- The world has only a dozen years to dramatically reduce emissions if we are to avoid the catastrophic effects of climate change, according to a recent report by the Intergovernmental Panel on Climate Change (IPCC).
- To get there, governments and businesses that use as much energy as major nations will need to make sweeping changes.
- Some governments and companies are taking action to try to drastically reduce emissions, but others are not.
- The IPCC report said action is even more urgent than previously thought.
- It is still not clear whether the will to make the necessary changes exists in today’s society.
Time is running out for the world to act on time to prevent the catastrophic effects of climate change.
As the recent report of the Intergovernmental Panel on Climate Change (IPCC) has revealed that the goals nations around the world have previously set for themselves to act are insufficient. If we cannot dramatically reduce emissions around the world within a dozen years, it will be too late to prevent many of the disasters scientists anticipate, unless we use geoengineering techniques. potentially devastating and untested.
Because of all of this, the biggest question raised by the recent IPCC report was not about how we deal with climate change. We know the answer: It’s about transforming the systems that drive society – energy, food production, transportation, land use – so that we stop pumping greenhouse gases into the atmosphere.
The big question the report raises is whether our capitalist economic system is ready to make the necessary changes.
The answer is not clear.
There are many who believe that companies can and will take action to help reduce emissions, and there are companies – including big ones like McDonald’s and Walmart – that have taken action to do so.
Yet the IPCC report described the urgency of reducing emissions that will require coordinated action by organizations and governments around the world – something in the sense of an international “war effort” like the world n ‘ve never seen one.
Can businesses make changes to help solve the climate crisis?
For decades, we have known that climate change is happening – and we know that to stop it, we need to reduce emissions.
Part of this story is about growth. As billions of people started earning more money, buying cars and electronics, and eating more meat, greenhouse gas emissions increased. A widespread renewable energy infrastructure to power this growing economy does not yet exist.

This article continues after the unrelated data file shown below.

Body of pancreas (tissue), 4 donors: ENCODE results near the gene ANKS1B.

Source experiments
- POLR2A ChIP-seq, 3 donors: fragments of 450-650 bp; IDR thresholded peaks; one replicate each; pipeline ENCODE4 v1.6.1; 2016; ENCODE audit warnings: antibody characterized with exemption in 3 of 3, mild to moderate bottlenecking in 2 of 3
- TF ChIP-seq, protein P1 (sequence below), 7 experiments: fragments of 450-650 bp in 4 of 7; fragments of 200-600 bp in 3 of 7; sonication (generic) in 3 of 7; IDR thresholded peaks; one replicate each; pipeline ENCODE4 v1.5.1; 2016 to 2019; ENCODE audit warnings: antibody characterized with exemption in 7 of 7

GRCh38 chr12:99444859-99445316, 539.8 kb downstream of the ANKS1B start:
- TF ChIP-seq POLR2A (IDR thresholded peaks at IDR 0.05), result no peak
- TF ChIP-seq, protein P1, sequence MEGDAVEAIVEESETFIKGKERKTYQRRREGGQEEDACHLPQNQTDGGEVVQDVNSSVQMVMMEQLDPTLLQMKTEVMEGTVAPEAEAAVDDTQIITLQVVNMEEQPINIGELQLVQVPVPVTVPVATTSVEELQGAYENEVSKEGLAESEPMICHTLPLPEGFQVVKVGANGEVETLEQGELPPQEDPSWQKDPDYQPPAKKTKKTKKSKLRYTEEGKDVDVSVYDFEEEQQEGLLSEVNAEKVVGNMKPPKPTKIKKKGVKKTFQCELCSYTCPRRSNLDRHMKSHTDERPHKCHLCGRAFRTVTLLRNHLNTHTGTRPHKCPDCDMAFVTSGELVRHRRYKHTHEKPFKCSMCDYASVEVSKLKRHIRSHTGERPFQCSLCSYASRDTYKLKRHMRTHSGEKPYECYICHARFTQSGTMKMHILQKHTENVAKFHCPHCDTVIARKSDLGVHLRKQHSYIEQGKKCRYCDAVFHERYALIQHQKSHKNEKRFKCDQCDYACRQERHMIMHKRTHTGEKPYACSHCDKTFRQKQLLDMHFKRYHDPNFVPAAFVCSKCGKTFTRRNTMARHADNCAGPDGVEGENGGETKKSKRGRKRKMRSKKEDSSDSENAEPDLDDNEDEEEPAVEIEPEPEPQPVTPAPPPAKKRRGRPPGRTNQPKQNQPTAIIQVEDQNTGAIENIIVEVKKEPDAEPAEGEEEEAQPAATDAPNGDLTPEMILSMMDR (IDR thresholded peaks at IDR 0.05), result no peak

We always want the quality of life to continue to improve for billions of people around the world. Yet by the end of the century, the UN expects the world’s population to reach 11.2 billion. If per capita emissions continue to rise, global temperatures will quickly rise to dangerous levels.
The growing recognition that we need to deal with climate change before things get out of hand – with effects such as scorching heat waves, powerful and rapidly escalating storms, coral reef deaths, mass extinctions animal species and sea level rise – led nations around the world to sign the Paris Agreement in 2015, pledging to help prevent global temperatures from rising more than 2 degrees Celsius per compared to pre-industrial levels by 2100.
It was a ray of hope. But President Trump has said he plans to withdraw the United States from the Paris agreement. The United States is historically the largest emitter and one of the largest emitters per capita in the world, so this is a big blow.
Trump’s announcement led states, cities, universities and businesses to pledge to try to keep the Paris targets in the United States. These groups, sometimes referred to as subnational actors, form the We Are Still In coalition. According to Carter Roberts, CEO of the World Wildlife Fund (WWF), research indicates that subnational actors can achieve about half the emissions reductions needed to achieve the Paris goals.
âSome companies haven’t pitched in as heavily, but when you add up all the different subnational players, you get about halfway there,â Roberts told Business Insider in a recent interview, ahead of the publication of the IPCC report. “I would say half is pretty good.”